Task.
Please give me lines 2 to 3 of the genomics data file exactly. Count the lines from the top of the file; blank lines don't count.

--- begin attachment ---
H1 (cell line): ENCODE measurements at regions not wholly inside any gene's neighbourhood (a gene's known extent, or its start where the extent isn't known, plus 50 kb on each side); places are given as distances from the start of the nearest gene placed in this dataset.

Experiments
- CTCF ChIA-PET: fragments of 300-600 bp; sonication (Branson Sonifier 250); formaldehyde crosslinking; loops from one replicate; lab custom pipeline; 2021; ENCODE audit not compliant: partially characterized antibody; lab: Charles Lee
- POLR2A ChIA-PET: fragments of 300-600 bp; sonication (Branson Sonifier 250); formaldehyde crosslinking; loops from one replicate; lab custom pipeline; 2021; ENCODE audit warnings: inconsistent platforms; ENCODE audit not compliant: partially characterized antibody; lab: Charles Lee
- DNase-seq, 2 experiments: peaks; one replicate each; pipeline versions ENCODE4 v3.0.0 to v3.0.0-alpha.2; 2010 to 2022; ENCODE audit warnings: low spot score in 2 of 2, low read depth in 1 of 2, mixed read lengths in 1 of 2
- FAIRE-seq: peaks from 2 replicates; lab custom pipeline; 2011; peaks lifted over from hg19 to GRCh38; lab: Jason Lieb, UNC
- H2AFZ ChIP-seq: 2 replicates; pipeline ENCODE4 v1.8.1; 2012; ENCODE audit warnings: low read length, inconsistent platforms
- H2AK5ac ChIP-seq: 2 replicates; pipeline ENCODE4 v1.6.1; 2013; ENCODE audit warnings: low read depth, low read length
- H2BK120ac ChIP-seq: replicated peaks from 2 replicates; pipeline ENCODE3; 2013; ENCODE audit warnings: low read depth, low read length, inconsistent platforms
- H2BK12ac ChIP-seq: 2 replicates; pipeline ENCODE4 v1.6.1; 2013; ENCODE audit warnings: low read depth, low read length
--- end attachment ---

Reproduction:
Experiments
- CTCF ChIA-PET: fragments of 300-600 bp; sonication (Branson Sonifier 250); formaldehyde crosslinking; loops from one replicate; lab custom pipeline; 2021; ENCODE audit not compliant: partially characterized antibody; lab: Charles Lee